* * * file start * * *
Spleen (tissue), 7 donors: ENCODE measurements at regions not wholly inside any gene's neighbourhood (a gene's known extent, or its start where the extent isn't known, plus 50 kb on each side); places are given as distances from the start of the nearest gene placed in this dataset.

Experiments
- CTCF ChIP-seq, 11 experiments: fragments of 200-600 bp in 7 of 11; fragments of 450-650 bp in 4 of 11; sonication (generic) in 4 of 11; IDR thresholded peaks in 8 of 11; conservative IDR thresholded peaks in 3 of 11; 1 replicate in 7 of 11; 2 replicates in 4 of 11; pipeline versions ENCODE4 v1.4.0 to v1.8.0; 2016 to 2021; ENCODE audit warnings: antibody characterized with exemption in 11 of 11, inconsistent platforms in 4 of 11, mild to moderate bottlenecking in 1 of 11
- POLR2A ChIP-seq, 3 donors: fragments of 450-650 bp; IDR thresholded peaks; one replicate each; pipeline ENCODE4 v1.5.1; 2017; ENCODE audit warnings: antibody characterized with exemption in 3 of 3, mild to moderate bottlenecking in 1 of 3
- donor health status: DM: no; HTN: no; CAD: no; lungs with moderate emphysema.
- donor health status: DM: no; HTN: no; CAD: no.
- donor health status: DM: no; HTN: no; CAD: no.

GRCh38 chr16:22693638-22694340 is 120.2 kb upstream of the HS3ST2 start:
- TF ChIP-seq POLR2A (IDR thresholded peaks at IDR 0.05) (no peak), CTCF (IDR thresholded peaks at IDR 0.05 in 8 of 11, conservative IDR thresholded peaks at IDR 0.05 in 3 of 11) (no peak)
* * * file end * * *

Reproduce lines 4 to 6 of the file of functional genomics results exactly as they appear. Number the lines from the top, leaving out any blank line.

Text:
- POLR2A ChIP-seq, 3 donors: fragments of 450-650 bp; IDR thresholded peaks; one replicate each; pipeline ENCODE4 v1.5.1; 2017; ENCODE audit warnings: antibody characterized with exemption in 3 of 3, mild to moderate bottlenecking in 1 of 3
- donor health status: DM: no; HTN: no; CAD: no; lungs with moderate emphysema.
- donor health status: DM: no; HTN: no; CAD: no.